Participating companies benefit from the action learning process through improved business performance by addressing an issue of high priority.
Projects are selected to address ‘wicked problems’. Wicked problems can be described as problems where high levels of uncertainty exist, high levels of collaboration across various parts of the organization are needed, and further learning and distributed leadership are required to achieve a resolution. Companies already implementing Lean may find that more projects fall within this space as the ‘low hanging fruit’ was picked years ago. The action learning process provides a framework to address these types of problems.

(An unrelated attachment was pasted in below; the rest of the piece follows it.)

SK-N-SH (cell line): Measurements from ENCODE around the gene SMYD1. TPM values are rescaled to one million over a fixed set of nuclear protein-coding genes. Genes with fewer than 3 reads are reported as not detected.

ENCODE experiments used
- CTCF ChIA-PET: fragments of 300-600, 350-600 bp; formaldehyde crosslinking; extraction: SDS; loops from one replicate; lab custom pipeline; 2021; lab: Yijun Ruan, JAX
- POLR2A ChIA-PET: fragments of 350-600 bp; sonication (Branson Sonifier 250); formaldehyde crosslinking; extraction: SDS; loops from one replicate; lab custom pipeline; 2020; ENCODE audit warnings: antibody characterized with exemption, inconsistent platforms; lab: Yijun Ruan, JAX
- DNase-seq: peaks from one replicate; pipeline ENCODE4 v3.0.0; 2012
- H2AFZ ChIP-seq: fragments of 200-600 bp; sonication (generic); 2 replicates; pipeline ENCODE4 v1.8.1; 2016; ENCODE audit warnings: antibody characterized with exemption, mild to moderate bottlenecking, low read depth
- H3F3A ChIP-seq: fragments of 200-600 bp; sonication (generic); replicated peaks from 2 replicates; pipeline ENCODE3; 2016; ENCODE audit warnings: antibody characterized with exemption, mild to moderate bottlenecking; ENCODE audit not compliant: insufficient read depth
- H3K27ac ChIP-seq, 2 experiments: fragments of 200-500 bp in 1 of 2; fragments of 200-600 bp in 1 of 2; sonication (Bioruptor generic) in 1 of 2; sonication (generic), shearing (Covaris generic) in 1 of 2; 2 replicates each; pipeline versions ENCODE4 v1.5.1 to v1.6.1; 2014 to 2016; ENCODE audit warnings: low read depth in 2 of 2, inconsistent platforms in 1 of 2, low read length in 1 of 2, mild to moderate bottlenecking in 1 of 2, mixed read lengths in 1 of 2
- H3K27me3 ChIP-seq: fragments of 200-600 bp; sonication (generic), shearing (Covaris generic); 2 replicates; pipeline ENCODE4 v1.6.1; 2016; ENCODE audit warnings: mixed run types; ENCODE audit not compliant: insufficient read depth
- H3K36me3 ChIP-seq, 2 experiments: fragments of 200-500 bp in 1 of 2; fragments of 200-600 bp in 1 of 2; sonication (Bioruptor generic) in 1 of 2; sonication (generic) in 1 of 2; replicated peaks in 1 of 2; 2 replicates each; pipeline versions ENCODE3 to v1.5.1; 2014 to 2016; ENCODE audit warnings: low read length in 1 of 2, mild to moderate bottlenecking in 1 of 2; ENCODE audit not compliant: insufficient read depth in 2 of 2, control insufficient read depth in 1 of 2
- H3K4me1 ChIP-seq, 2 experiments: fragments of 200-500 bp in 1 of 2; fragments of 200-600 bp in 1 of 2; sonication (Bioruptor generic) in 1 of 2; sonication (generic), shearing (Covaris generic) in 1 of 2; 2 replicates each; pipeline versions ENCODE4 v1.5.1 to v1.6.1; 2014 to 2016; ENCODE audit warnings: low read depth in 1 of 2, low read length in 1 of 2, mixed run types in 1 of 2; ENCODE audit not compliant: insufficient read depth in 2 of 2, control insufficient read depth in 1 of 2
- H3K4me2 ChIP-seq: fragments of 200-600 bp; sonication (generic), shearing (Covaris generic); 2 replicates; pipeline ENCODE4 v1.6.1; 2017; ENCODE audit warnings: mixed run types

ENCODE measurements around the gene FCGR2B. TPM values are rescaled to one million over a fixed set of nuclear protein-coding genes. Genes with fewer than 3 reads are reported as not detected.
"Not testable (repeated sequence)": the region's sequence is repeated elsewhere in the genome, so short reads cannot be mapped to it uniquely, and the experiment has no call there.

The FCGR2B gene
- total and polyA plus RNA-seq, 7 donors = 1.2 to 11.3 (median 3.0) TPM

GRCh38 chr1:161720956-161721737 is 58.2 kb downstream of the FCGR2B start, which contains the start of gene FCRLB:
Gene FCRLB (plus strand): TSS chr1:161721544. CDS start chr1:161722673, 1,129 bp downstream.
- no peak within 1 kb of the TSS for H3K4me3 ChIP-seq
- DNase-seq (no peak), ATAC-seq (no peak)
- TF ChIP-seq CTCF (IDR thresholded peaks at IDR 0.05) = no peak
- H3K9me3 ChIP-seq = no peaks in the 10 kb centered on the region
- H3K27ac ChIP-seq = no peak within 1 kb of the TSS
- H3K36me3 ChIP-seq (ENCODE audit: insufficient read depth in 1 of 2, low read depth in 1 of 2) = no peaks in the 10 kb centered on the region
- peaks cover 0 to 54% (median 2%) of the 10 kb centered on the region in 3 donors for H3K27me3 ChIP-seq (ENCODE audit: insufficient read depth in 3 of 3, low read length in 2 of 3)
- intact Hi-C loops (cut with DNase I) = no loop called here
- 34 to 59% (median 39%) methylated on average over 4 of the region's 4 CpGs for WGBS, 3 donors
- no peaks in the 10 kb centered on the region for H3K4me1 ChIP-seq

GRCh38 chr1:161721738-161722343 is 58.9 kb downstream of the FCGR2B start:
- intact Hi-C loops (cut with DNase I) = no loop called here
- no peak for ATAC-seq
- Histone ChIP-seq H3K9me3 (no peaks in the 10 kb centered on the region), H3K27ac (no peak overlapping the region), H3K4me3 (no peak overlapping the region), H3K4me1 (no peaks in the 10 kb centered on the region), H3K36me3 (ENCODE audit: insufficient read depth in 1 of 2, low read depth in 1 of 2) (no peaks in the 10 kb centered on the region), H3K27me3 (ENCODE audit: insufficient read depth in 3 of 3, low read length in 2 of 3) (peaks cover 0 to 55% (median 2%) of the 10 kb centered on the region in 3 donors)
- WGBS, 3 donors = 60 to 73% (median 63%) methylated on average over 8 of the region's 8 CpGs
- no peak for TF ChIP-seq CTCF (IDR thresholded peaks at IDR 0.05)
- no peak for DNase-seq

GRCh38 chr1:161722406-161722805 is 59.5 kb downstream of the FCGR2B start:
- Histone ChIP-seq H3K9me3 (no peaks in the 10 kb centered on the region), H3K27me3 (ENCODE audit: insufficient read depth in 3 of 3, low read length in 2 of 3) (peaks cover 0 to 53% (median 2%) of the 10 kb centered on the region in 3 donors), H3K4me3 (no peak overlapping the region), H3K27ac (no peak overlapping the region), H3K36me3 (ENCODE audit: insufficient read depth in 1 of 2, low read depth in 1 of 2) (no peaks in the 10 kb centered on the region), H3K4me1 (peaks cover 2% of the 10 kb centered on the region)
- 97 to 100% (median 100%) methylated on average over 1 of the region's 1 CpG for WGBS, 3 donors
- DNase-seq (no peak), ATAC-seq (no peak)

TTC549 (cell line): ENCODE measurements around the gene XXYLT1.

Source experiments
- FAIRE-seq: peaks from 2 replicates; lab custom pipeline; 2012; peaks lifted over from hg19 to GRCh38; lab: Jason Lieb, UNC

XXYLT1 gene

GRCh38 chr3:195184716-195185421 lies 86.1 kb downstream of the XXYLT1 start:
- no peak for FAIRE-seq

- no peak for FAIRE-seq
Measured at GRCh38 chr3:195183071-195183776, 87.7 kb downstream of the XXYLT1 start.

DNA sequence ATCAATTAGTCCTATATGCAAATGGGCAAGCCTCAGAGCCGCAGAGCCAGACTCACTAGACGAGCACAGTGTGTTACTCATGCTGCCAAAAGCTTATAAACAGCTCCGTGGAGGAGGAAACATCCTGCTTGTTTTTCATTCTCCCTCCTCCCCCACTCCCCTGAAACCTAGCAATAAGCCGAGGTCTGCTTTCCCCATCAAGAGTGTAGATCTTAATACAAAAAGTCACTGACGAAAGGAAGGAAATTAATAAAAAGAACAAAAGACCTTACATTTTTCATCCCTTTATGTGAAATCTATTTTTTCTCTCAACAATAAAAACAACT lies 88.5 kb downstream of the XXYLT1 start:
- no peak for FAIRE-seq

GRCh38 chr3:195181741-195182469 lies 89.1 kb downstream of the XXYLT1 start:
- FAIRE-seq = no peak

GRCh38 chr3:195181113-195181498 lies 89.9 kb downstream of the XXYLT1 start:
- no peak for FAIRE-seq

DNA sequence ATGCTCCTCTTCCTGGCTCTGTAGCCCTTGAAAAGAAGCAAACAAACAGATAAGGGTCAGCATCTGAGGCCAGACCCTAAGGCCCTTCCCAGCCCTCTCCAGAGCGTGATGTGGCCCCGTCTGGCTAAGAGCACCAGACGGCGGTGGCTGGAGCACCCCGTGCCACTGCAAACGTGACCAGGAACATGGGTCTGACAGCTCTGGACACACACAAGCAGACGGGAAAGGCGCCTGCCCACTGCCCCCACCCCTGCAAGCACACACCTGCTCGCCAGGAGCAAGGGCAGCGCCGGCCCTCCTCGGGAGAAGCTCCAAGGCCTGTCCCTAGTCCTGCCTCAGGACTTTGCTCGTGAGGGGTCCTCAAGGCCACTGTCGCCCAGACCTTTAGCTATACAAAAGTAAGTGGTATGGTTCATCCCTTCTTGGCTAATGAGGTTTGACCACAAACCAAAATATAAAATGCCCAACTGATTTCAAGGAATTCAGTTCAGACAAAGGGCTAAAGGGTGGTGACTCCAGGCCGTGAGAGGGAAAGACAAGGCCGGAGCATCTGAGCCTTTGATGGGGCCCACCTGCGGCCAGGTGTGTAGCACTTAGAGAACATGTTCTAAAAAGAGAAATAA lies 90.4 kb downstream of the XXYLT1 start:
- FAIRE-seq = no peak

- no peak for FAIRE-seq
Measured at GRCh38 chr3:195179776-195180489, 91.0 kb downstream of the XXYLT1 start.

Senior management have the opportunity to learn from other companies’ experiences and benefit from the fresh views of outsiders to the company. Project Champions participate in an action learning cohort, the Advisory Panel, where they will exchange ideas and share the learnings with a peer group across the participating companies.
Ongoing benefits are derived from the enhanced competency of key employees, with formal recognition for that competency. Employees learn how to apply the tools and principles of Lean and sustainability to complex problems. Moreover, they learn how to seek information, direct their own learning and participate effectively in improvement processes in their workplace. This creates a pattern of action learning, which can be further developed and extended within the company.